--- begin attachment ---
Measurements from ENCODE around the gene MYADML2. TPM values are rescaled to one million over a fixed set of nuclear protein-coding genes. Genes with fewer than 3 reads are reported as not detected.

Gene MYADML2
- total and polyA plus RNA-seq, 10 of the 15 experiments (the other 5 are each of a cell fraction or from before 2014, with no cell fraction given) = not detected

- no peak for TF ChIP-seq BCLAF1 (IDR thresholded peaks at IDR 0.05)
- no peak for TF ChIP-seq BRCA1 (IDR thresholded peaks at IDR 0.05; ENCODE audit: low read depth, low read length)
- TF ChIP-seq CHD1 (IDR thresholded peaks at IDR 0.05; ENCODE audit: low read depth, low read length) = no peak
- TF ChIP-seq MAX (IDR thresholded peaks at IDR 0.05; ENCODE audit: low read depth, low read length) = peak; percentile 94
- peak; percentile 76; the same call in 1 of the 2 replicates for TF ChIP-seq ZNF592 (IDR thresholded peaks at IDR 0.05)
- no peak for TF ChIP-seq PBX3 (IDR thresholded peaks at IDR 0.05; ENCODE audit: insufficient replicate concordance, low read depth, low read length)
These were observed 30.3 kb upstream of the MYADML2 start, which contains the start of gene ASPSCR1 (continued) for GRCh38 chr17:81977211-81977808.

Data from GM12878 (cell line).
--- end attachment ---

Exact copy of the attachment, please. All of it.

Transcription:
Measurements from ENCODE around the gene MYADML2. TPM values are rescaled to one million over a fixed set of nuclear protein-coding genes. Genes with fewer than 3 reads are reported as not detected.

Gene MYADML2
- total and polyA plus RNA-seq, 10 of the 15 experiments (the other 5 are each of a cell fraction or from before 2014, with no cell fraction given) = not detected

- no peak for TF ChIP-seq BCLAF1 (IDR thresholded peaks at IDR 0.05)
- no peak for TF ChIP-seq BRCA1 (IDR thresholded peaks at IDR 0.05; ENCODE audit: low read depth, low read length)
- TF ChIP-seq CHD1 (IDR thresholded peaks at IDR 0.05; ENCODE audit: low read depth, low read length) = no peak
- TF ChIP-seq MAX (IDR thresholded peaks at IDR 0.05; ENCODE audit: low read depth, low read length) = peak; percentile 94
- peak; percentile 76; the same call in 1 of the 2 replicates for TF ChIP-seq ZNF592 (IDR thresholded peaks at IDR 0.05)
- no peak for TF ChIP-seq PBX3 (IDR thresholded peaks at IDR 0.05; ENCODE audit: insufficient replicate concordance, low read depth, low read length)
These were observed 30.3 kb upstream of the MYADML2 start, which contains the start of gene ASPSCR1 (continued) for GRCh38 chr17:81977211-81977808.

Data from GM12878 (cell line).